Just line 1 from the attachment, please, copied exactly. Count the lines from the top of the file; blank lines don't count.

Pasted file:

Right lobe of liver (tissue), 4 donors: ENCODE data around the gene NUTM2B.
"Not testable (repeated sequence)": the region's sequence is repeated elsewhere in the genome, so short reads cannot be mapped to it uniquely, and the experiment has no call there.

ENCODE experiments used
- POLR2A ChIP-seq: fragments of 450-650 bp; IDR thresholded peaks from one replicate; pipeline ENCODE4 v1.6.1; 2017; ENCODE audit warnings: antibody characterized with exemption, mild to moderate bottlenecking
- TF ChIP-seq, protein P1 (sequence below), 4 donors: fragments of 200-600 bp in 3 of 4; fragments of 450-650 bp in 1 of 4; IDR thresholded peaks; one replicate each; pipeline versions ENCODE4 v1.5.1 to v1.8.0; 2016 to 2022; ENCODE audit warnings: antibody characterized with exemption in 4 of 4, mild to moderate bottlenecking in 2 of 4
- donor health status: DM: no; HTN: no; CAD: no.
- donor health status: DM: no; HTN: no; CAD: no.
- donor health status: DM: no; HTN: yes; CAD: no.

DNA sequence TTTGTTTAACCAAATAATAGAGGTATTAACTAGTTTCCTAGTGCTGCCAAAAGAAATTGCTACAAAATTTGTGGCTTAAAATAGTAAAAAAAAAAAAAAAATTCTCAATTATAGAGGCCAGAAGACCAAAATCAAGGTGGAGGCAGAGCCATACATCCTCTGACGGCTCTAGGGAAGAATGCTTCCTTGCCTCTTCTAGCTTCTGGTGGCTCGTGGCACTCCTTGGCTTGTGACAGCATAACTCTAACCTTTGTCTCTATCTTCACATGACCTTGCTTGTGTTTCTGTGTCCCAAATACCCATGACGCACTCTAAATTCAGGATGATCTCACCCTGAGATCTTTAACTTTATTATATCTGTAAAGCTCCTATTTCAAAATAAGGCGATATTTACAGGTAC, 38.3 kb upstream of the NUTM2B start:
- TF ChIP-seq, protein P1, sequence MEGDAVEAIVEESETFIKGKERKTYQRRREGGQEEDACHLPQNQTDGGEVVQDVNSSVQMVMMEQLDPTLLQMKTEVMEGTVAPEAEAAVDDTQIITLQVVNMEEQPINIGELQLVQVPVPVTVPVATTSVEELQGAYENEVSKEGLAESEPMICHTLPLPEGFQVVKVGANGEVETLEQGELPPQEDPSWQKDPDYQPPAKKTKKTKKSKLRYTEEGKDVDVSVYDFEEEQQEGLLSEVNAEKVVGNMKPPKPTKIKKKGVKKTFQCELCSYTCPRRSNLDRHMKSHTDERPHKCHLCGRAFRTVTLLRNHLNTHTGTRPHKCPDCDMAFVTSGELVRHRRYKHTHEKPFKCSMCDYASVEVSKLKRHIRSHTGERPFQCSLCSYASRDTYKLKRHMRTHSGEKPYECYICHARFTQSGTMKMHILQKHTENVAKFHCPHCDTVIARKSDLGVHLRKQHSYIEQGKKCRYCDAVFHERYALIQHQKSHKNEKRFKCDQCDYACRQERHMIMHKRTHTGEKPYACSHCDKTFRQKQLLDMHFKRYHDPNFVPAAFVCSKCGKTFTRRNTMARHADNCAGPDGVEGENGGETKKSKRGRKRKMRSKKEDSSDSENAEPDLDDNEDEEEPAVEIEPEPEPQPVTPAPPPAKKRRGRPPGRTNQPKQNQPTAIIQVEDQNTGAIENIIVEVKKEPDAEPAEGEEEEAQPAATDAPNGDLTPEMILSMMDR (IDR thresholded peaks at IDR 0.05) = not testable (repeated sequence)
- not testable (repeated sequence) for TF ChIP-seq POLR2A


Right lobe of liver (tissue), 4 donors: ENCODE data around the gene NUTM2B.